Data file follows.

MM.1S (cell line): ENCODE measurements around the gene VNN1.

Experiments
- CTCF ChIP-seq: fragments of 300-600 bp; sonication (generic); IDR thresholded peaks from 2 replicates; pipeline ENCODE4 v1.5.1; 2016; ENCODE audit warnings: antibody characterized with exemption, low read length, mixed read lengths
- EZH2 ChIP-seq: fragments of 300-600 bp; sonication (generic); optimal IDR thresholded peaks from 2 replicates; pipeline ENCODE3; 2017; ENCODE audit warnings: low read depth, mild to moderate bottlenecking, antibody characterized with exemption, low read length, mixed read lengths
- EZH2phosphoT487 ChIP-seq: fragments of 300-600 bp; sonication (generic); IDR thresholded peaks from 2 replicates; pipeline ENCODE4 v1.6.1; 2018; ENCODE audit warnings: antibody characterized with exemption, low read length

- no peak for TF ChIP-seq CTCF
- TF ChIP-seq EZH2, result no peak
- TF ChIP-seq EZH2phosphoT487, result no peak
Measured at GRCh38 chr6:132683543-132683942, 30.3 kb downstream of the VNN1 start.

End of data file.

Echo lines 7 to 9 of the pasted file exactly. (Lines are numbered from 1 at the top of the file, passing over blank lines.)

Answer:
- TF ChIP-seq EZH2, result no peak
- TF ChIP-seq EZH2phosphoT487, result no peak
Measured at GRCh38 chr6:132683543-132683942, 30.3 kb downstream of the VNN1 start.